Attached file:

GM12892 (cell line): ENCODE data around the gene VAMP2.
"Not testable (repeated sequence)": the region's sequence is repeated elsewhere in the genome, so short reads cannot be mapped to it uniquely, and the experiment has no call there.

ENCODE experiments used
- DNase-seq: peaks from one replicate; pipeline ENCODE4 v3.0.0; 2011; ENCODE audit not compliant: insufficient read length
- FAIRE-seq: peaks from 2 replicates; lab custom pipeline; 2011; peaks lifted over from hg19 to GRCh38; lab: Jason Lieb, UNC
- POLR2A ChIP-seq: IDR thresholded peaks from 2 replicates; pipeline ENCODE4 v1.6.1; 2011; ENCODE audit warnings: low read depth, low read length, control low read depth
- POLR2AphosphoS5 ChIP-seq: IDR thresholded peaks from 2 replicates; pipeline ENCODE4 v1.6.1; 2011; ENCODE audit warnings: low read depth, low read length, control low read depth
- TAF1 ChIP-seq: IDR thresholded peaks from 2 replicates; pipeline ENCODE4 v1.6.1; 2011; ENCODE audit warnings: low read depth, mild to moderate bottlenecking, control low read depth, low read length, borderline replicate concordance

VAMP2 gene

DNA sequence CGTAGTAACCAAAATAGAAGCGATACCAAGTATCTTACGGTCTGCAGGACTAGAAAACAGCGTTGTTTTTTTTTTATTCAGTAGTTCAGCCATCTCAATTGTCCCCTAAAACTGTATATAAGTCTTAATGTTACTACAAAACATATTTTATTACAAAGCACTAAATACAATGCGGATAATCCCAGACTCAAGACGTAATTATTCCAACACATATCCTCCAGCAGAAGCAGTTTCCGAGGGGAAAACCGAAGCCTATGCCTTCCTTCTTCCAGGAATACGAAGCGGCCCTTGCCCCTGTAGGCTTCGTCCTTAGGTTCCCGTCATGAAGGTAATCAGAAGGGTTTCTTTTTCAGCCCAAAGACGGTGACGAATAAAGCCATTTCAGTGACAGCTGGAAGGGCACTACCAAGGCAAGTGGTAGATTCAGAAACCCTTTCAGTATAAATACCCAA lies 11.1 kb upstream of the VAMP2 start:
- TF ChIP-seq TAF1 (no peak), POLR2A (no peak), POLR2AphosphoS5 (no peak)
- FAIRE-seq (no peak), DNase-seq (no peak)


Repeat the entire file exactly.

GM12892 (cell line): ENCODE data around the gene VAMP2.
"Not testable (repeated sequence)": the region's sequence is repeated elsewhere in the genome, so short reads cannot be mapped to it uniquely, and the experiment has no call there.

ENCODE experiments used
- DNase-seq: peaks from one replicate; pipeline ENCODE4 v3.0.0; 2011; ENCODE audit not compliant: insufficient read length
- FAIRE-seq: peaks from 2 replicates; lab custom pipeline; 2011; peaks lifted over from hg19 to GRCh38; lab: Jason Lieb, UNC
- POLR2A ChIP-seq: IDR thresholded peaks from 2 replicates; pipeline ENCODE4 v1.6.1; 2011; ENCODE audit warnings: low read depth, low read length, control low read depth
- POLR2AphosphoS5 ChIP-seq: IDR thresholded peaks from 2 replicates; pipeline ENCODE4 v1.6.1; 2011; ENCODE audit warnings: low read depth, low read length, control low read depth
- TAF1 ChIP-seq: IDR thresholded peaks from 2 replicates; pipeline ENCODE4 v1.6.1; 2011; ENCODE audit warnings: low read depth, mild to moderate bottlenecking, control low read depth, low read length, borderline replicate concordance

VAMP2 gene

DNA sequence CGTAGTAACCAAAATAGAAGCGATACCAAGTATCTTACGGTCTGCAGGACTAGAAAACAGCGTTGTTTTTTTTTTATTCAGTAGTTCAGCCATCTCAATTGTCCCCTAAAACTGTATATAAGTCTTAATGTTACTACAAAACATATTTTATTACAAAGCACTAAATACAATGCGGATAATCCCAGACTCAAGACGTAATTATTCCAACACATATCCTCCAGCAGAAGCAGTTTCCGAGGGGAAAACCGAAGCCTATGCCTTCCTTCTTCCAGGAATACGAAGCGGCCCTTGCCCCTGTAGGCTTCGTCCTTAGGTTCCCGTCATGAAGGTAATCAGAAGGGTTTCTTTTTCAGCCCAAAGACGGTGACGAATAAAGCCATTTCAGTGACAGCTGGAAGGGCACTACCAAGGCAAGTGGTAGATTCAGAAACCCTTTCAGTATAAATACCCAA lies 11.1 kb upstream of the VAMP2 start:
- TF ChIP-seq TAF1 (no peak), POLR2A (no peak), POLR2AphosphoS5 (no peak)
- FAIRE-seq (no peak), DNase-seq (no peak)